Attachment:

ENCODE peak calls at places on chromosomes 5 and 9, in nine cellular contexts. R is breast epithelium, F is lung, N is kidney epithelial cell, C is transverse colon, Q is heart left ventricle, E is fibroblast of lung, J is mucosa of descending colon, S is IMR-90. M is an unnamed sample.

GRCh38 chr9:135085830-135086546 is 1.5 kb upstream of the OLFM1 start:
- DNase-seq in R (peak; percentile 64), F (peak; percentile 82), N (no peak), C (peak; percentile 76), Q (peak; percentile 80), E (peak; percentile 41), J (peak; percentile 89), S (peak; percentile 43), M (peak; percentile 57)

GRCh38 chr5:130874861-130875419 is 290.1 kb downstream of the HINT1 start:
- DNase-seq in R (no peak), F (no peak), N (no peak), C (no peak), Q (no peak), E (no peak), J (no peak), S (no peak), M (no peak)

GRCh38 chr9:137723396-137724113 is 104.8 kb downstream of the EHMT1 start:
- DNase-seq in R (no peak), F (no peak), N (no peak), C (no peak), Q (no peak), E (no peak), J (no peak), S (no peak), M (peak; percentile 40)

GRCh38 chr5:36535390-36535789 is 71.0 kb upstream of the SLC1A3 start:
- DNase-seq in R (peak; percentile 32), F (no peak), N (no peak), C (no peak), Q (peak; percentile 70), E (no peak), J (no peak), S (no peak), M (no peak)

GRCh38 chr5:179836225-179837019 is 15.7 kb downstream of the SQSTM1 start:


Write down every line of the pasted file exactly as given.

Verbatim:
ENCODE peak calls at places on chromosomes 5 and 9, in nine cellular contexts. R is breast epithelium, F is lung, N is kidney epithelial cell, C is transverse colon, Q is heart left ventricle, E is fibroblast of lung, J is mucosa of descending colon, S is IMR-90. M is an unnamed sample.

GRCh38 chr9:135085830-135086546 is 1.5 kb upstream of the OLFM1 start:
- DNase-seq in R (peak; percentile 64), F (peak; percentile 82), N (no peak), C (peak; percentile 76), Q (peak; percentile 80), E (peak; percentile 41), J (peak; percentile 89), S (peak; percentile 43), M (peak; percentile 57)

GRCh38 chr5:130874861-130875419 is 290.1 kb downstream of the HINT1 start:
- DNase-seq in R (no peak), F (no peak), N (no peak), C (no peak), Q (no peak), E (no peak), J (no peak), S (no peak), M (no peak)

GRCh38 chr9:137723396-137724113 is 104.8 kb downstream of the EHMT1 start:
- DNase-seq in R (no peak), F (no peak), N (no peak), C (no peak), Q (no peak), E (no peak), J (no peak), S (no peak), M (peak; percentile 40)

GRCh38 chr5:36535390-36535789 is 71.0 kb upstream of the SLC1A3 start:
- DNase-seq in R (peak; percentile 32), F (no peak), N (no peak), C (no peak), Q (peak; percentile 70), E (no peak), J (no peak), S (no peak), M (no peak)

GRCh38 chr5:179836225-179837019 is 15.7 kb downstream of the SQSTM1 start: